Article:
TN: Actually, there is different measures. Like in the past we did not use internet a lot. So we did not know. Nowadays, people can just surf the net. They can search, they can Google. Or even they will just Google one time and later it will pop up, more of those necessary programs. It is easier. Also, I’ve heard that there are some other organizations that support refugees and immigrants here. They outreach through doctor’s offices, through like church and temple organizations here to the ones that need those things. Also doctor’s offices, they also do a good job too. Some of them, we have health coordinators. I saw that we have some Vietnamese staff from like Medicare, Medicaid something. They go to the clinic and they have some kind of workshop and provide information about how to get insurance, how to get the most benefit from those two. So I can say that it is getting better.
EC: Has the Affordable Care Act improved access to insurance in the Vietnamese community in particular or the immigrant community more generally
TN: It does help. But sometimes it is kind of misleading because some people, they first came here they don’t know English. They just think that they buy some care or something. But you know there are some different prices with different coverage and they don’t really understand that. They just think, “Oh I have health insurance, I can do anything.” And they don’t know about the costs of those procedures. They don’t know about “Out of Pocket,” things like that. They just think that they have insurance, which means, therefore covered. There is a lot of things missing there. I don’t know if they have any Vietnamese in those places that can explain more about those policies.
EC: Does IRCO have programs to do that?
TN: I think that, yes. There are people that refugees can ask for help if they have questions about those programs. But not all people will go there. Some, they just buy and use those, and they don’t even go to IRCO because they think that IRCO is the place for those who came here with no income. So they think that they don’t need help so they don’t go there.
HC: You mentioned that the doctor’s offices sometimes works with the temples and the churches as well. Have you seen how either of those programs work? Have you seen how temples and churches are helping?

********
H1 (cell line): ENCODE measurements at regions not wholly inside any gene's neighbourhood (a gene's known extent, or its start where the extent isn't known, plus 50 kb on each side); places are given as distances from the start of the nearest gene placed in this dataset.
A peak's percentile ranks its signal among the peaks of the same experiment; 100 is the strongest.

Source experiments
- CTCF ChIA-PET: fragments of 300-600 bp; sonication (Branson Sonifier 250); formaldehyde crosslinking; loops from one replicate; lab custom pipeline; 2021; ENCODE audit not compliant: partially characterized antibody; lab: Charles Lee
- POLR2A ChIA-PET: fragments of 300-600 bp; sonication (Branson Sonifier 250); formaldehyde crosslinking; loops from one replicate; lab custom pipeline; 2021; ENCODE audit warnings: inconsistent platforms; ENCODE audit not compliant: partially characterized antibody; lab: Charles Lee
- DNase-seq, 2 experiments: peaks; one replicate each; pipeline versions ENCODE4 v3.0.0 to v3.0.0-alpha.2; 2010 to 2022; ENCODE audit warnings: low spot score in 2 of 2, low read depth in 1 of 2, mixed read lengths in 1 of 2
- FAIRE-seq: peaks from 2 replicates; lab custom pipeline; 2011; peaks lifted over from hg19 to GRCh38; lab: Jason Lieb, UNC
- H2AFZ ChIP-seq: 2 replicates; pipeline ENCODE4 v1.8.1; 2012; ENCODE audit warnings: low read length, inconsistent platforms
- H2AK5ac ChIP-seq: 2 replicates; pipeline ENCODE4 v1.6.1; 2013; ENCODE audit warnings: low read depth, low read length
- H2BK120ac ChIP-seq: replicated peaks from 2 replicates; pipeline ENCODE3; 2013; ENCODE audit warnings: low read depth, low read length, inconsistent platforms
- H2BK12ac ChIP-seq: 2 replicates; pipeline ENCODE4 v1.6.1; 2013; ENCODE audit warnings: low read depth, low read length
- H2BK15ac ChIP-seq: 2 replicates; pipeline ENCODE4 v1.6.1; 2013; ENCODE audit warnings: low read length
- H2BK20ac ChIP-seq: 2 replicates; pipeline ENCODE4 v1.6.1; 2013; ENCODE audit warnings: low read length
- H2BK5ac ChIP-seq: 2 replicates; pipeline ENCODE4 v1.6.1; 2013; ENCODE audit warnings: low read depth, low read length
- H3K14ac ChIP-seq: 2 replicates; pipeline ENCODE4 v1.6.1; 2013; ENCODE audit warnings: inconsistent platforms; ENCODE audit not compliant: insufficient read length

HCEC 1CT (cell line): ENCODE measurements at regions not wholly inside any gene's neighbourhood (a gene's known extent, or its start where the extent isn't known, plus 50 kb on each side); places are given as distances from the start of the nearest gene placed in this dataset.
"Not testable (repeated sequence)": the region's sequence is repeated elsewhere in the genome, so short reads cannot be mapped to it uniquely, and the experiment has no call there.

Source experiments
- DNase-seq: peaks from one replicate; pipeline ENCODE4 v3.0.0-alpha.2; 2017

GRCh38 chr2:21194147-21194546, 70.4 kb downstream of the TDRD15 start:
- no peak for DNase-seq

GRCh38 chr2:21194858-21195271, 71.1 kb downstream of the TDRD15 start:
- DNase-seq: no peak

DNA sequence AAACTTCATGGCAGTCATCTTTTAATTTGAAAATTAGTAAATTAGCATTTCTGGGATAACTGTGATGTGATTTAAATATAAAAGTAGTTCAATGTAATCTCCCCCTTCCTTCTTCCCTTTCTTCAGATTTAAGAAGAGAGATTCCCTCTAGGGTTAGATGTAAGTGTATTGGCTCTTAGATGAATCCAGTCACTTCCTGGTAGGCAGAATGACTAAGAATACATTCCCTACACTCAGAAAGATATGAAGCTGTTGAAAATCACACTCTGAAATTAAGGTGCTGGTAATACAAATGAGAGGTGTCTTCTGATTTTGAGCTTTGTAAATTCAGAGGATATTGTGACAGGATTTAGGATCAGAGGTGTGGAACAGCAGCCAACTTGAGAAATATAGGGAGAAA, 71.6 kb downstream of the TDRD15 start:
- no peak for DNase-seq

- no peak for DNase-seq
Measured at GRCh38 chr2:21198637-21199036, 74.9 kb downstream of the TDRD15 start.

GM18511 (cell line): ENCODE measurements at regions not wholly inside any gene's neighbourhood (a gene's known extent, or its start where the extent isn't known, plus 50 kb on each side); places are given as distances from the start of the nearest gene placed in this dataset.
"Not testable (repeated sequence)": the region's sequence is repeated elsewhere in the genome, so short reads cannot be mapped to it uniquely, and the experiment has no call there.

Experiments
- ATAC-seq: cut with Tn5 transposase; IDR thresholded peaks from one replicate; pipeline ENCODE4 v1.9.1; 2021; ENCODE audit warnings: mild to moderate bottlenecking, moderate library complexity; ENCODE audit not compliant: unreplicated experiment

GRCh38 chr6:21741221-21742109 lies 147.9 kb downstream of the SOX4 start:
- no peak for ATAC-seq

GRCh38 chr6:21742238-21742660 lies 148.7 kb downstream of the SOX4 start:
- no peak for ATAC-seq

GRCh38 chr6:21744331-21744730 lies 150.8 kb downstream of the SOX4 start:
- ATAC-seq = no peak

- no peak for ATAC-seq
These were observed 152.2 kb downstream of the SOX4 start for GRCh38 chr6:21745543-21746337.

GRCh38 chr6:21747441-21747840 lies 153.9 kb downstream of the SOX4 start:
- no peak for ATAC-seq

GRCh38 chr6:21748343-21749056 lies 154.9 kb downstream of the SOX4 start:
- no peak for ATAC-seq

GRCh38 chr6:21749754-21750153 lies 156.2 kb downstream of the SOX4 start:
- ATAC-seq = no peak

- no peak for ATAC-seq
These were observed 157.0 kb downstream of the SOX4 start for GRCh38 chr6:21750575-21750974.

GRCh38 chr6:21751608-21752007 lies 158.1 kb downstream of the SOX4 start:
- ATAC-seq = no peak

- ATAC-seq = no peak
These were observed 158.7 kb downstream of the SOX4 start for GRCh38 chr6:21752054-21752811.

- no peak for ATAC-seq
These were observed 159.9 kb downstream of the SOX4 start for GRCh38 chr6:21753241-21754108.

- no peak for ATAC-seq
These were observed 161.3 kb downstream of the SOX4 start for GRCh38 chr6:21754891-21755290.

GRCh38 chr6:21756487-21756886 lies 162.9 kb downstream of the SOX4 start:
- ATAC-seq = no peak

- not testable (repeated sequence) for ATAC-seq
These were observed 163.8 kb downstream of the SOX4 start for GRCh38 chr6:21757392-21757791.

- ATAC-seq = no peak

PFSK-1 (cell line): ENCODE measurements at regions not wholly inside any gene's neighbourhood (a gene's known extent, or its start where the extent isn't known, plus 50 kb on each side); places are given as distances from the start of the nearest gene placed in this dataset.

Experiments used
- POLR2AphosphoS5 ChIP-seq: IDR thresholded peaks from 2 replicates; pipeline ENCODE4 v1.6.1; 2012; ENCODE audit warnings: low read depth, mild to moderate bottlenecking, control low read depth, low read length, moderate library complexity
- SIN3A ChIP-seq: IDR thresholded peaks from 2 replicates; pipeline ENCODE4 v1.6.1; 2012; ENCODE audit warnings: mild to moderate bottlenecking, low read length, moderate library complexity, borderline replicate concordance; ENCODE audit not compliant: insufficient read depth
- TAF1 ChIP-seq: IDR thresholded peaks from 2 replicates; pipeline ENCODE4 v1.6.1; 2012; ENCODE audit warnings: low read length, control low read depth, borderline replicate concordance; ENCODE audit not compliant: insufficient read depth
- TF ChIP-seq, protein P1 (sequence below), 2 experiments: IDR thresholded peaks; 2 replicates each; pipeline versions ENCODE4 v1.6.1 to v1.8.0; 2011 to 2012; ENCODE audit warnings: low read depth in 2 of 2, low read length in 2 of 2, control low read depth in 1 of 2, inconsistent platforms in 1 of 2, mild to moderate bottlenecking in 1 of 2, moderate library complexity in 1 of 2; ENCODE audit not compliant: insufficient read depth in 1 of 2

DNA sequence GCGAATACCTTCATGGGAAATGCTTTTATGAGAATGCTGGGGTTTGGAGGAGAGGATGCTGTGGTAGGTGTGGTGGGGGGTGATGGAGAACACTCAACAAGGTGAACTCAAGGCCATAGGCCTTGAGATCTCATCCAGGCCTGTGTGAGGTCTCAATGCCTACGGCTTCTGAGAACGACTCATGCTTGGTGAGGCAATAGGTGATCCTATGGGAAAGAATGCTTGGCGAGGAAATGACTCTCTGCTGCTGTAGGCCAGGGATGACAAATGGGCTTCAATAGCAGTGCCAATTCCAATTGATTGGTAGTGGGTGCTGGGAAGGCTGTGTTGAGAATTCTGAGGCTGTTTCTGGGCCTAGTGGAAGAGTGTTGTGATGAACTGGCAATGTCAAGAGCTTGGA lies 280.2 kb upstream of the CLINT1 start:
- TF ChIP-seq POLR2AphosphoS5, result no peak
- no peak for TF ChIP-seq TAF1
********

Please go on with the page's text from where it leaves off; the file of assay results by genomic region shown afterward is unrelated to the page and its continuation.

TN: I don’t belong to any temple or church. I don’t know what they do in there. But, for IRCO and other programs, if they have any kind of program they will outreach and they go to those kinds of organizations so they can have a broader reach.
EC: Are there any other programs at IRCO that you are involved in?
TN: Yes. First time I joined Dr. Connie’s research. That research, she patterned with IRCO.
EC: That’s the Women’s Health Project?
TN: Yes. I worked there as a CPAC member. The Committee Consultant member with her. But there was a change in the staff in charge of that program at IRCO. There was a change, I don’t know, she transferred to another program. They were short one person to coordinate. So Dr. Connie just referred me to that position for a short term. So I worked there as a coordinator for the project at IRCO.
EC: And what were the outcomes of that project?
TN: That was a very good project. I worked there as, not a part-timer, just casual status there. But I did have some kind of help from their staff there. They tried their best to help me outreach, to recruit the participants for their research. They referred even their staff’s family. Like her program includes a story about a cancer survivor and that story comes from the staff there. They really help a lot in the project.
EC: Can you describe that story in more detail?
TN: Actually, that one I have to ask Dr. Connie because it is private. But if you get an opportunity to [see] a powerpoint [or] slideshow of that project, you can have that story. It is a very good store. Moving story.
EC: What could make IRCO more visible? Or make people more willing to take advantage of its programs?
TN: IRCO, they provide so many programs for refugees and new immigrants. There’s a trust between the refugee or new immigrant and IRCO. Also they are a place where people come -- they gather people. So it’s easier to outreach when you need to do any kind of project involving those immigrant and refugee populations.
EC: Are there other organizations that play an important role in the public health needs of Vietnamese Americans in Portland?
TN: Yes. I think that there are so many organizations. Recently, Dr. Connie also worked with Asian Health Centers.
EC: Are there any others?
TN: There are many more, but I don’t work with them so…